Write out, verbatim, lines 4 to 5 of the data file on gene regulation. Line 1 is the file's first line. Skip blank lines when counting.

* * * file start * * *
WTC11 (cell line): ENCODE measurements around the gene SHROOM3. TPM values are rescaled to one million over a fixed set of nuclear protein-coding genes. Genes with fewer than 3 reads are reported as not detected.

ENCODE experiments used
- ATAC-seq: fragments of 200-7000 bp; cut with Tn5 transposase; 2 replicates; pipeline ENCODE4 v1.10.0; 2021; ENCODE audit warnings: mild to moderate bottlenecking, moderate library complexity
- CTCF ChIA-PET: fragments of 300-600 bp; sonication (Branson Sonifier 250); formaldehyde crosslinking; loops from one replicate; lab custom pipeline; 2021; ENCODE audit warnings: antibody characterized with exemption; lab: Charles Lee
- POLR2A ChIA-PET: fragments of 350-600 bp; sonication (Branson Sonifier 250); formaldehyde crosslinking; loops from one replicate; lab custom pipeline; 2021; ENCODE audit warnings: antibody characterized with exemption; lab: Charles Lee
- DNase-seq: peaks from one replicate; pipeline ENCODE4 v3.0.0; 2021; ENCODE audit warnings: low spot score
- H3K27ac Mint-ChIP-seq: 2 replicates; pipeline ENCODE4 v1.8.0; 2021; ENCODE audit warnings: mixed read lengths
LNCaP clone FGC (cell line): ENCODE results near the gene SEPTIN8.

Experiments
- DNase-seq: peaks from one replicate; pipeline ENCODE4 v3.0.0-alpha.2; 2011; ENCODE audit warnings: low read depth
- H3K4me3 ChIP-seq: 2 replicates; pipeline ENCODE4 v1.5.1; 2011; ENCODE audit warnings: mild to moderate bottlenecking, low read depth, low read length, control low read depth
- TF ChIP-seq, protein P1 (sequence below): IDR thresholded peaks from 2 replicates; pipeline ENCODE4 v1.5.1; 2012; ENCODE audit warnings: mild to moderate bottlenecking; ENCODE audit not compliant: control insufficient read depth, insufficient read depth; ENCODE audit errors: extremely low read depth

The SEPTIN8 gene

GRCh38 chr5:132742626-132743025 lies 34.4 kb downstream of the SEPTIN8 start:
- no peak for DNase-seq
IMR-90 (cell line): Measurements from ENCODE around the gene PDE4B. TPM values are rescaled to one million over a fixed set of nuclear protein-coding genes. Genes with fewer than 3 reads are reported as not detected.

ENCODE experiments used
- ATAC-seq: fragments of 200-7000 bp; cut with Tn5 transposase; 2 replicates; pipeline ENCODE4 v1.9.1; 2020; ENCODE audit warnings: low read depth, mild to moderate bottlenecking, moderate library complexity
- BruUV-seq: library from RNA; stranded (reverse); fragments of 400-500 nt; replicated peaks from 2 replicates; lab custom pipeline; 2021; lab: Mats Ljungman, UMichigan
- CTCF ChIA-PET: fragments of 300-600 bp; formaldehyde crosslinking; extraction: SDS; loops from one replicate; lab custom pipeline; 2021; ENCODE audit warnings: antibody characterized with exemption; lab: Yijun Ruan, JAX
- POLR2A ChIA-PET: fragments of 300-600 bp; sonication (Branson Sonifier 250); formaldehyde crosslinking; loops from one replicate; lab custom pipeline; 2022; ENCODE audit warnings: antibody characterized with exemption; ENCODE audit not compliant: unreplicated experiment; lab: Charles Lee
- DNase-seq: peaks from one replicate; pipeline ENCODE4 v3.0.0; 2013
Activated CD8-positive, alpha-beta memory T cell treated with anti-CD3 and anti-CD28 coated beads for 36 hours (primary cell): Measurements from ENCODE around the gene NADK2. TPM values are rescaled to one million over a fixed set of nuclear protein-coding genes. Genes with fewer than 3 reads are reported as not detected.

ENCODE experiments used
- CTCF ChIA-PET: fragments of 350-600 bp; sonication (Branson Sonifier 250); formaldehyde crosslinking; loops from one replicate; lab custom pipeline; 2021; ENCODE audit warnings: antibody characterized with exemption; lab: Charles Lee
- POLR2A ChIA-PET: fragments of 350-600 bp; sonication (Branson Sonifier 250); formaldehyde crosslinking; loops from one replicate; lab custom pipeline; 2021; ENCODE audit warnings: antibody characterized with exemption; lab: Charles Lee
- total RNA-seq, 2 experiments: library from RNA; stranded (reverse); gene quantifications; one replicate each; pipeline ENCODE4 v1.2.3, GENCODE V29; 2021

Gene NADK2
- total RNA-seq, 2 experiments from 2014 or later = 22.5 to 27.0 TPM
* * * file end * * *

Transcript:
- CTCF ChIA-PET: fragments of 300-600 bp; sonication (Branson Sonifier 250); formaldehyde crosslinking; loops from one replicate; lab custom pipeline; 2021; ENCODE audit warnings: antibody characterized with exemption; lab: Charles Lee
- POLR2A ChIA-PET: fragments of 350-600 bp; sonication (Branson Sonifier 250); formaldehyde crosslinking; loops from one replicate; lab custom pipeline; 2021; ENCODE audit warnings: antibody characterized with exemption; lab: Charles Lee